Through the presentation of 45 works on paper from private collections, including calligraphy, gouache, oil and ink, the exhibition will explore the diversity of Chu Teh-Chun’s practice and his iconic aesthetic which contributed significantly to the Chinese modernist movement in France. Presenting the artist’s calligraphy in the United Kingdom for the first time, the exhibition will investigate the classical Chinese tradition that continued to form the core of his practice.
Chu Teh-Chun began his artistic training at National Academy of Fine Arts, Hangzhou, which at the time was overseen by Lin Fengmian, the first student painter to receive a government scholarship to study fine arts in France. Chu moved to Paris in 1955 and, being particularly moved by the layered forms, colours and impasto of Nicolas de Staël’s work, began to reassess his own approach to making work. Rather than ‘Westernising’ Chu’s technique, it encouraged him to discover ‘abstract’ elements within his own Chinese painting tradition. He developed his own stylistic language, melding his training as a calligrapher and a painter to create works which intricately coalesce both mediums. His paintings, which are vibrant and full of movement, were heavily influenced by the strong brushstrokes of the calligraphic line and have a profound sense of depth, poetry and musicality.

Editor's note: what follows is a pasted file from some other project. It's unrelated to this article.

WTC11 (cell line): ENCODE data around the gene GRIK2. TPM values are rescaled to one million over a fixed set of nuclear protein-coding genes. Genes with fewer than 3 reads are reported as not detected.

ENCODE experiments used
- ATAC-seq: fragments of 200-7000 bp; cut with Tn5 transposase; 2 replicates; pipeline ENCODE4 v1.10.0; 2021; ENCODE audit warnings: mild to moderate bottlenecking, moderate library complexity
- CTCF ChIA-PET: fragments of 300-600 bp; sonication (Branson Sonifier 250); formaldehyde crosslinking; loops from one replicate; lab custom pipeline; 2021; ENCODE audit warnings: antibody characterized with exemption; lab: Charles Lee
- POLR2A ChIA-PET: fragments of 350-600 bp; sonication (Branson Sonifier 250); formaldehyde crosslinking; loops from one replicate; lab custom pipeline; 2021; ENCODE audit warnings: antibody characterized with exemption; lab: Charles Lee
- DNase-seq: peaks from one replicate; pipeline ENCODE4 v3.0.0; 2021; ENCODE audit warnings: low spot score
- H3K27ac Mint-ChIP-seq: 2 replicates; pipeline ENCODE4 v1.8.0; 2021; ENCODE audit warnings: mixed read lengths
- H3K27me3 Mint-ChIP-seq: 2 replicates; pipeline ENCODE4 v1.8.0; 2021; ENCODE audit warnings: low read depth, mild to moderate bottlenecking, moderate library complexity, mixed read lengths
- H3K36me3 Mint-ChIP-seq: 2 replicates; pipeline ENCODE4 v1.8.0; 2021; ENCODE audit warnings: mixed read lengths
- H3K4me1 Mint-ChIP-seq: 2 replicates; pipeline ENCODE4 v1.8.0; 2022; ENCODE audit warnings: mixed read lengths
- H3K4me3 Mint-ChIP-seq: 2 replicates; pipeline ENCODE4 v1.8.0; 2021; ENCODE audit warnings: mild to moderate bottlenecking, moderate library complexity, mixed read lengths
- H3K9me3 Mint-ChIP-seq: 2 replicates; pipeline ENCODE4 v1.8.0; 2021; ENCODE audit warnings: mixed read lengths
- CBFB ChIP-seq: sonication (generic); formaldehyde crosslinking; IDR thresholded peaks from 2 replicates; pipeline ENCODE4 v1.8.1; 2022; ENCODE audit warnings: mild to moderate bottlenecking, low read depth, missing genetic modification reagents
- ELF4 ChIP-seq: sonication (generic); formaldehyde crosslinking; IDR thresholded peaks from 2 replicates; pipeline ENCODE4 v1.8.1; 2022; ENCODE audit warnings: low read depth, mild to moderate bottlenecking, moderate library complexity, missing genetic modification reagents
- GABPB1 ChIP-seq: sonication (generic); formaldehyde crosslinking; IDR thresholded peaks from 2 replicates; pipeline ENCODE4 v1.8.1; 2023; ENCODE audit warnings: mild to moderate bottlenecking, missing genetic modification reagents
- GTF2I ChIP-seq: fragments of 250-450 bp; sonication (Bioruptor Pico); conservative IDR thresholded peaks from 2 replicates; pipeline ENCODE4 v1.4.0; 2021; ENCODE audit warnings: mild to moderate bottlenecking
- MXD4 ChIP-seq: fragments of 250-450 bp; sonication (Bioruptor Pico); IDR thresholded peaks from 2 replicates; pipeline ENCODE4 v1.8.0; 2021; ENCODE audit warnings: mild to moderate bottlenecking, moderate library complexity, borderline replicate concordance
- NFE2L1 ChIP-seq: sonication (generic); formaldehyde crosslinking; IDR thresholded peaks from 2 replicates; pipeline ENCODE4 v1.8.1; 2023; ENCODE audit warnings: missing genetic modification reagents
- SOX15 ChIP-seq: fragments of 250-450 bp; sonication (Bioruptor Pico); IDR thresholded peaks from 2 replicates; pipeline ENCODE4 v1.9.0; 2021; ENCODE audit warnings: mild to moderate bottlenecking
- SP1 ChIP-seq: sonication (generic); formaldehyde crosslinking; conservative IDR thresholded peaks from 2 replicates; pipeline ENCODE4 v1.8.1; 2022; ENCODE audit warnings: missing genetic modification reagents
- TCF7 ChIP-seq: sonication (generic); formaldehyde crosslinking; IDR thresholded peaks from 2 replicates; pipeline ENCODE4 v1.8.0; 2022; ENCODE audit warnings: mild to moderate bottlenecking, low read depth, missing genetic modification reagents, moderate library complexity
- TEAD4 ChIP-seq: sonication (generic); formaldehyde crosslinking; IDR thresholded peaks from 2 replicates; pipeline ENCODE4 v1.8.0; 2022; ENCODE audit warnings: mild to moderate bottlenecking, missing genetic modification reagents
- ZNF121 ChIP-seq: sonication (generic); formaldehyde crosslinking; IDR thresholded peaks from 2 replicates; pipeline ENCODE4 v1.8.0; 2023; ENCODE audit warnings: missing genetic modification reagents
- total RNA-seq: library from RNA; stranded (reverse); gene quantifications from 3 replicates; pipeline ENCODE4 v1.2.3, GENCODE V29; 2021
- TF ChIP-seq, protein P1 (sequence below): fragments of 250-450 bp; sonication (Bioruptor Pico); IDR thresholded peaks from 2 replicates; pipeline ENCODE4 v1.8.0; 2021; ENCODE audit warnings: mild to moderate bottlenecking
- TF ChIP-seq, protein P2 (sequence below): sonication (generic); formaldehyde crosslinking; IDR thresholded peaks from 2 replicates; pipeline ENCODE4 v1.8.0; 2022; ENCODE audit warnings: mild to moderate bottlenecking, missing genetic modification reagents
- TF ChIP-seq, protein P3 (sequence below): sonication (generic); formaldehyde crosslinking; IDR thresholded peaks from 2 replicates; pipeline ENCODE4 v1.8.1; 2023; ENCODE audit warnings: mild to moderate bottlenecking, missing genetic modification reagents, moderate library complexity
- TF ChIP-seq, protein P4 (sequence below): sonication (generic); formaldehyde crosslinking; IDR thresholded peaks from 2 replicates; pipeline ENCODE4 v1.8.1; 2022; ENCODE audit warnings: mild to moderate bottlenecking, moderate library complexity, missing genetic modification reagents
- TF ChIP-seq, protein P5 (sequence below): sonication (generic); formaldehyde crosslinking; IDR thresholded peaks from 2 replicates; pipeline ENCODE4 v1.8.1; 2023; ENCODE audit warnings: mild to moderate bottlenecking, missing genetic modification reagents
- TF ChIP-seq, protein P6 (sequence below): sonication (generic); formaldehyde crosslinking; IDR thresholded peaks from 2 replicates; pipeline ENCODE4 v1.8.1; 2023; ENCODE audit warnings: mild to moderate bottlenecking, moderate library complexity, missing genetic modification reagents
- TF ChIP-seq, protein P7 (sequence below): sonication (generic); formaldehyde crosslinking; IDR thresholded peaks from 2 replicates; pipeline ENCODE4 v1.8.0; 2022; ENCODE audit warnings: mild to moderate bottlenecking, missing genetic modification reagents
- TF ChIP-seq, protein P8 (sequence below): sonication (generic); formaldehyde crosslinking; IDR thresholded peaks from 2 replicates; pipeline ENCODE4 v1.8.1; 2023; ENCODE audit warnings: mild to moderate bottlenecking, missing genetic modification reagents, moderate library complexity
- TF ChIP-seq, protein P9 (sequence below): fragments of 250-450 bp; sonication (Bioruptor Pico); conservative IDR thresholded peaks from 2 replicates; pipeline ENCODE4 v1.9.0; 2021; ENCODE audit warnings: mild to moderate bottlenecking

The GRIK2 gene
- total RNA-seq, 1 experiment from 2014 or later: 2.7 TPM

Although predominately abstract, Chu’s work employs the dramatic movement and forms of imagined landscapes. These landscapes do not seem rooted in a particular place, but draw upon Chu’s extensive travels to Hong Kong, Vietnam, Sri Lanka, Egypt. Oil works including ‘Untitled’, 1970, utilise the traditional vertical emphasis of Chinese landscape painting with a suggestion of a looming mountain in the top corner of the picture. This soon dissipates at the bottom of the painting where solid reality filters into wild, suggestive brushstrokes, abstracted light and shade of colour.
Chu’s work on paper reflects his passion for ancient Tang and Song dynasty poetry, calligraphy and literati painting. In presenting the artist’s calligraphy, alongside his paintings on paper, the exhibition brings together this trinity which, in the Chinese tradition, is inextricably linked. The linear mark-making and layering of Chu’s work reflects the dynamic rhythm of his running script calligraphy, and his ink washes are predominately executed in black but are highlighted by the occasional use of red or green. This striking use of colour is echoed in his gouache and oil work, which generate sources of light within a dark and atmospheric natural environment.
The exhibition will shed light on the breadth of Chu Teh-Chun’s practice and suggest that, rather than adopting the ideals of Western painting, Chu’s move to Europe encouraged him to discover and embrace these resonating elements already within the Chinese artistic tradition.